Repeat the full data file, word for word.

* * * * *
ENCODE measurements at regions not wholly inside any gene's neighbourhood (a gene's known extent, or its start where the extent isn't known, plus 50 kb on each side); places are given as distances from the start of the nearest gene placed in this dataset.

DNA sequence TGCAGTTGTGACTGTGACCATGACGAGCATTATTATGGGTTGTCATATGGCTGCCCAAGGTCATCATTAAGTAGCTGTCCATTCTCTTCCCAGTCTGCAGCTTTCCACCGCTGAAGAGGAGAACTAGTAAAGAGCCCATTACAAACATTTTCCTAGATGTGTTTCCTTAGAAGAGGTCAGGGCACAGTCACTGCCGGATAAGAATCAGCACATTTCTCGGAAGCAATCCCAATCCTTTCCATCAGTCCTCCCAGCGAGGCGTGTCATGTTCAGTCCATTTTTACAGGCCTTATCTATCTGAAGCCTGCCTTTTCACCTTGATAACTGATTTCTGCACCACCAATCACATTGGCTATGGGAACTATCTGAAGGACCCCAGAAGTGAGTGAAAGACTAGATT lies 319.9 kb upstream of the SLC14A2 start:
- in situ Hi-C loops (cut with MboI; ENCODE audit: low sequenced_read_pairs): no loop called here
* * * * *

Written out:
ENCODE measurements at regions not wholly inside any gene's neighbourhood (a gene's known extent, or its start where the extent isn't known, plus 50 kb on each side); places are given as distances from the start of the nearest gene placed in this dataset.

DNA sequence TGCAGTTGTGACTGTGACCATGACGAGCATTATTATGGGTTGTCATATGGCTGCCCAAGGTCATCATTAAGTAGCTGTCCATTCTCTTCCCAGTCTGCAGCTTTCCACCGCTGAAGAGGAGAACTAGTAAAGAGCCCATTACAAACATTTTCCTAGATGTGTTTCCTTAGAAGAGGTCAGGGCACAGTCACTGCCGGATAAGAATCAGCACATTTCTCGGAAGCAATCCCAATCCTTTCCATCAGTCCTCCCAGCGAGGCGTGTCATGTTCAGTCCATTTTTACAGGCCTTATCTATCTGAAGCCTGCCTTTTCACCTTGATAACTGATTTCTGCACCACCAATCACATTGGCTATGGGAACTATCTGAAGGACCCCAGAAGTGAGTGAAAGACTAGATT lies 319.9 kb upstream of the SLC14A2 start:
- in situ Hi-C loops (cut with MboI; ENCODE audit: low sequenced_read_pairs): no loop called here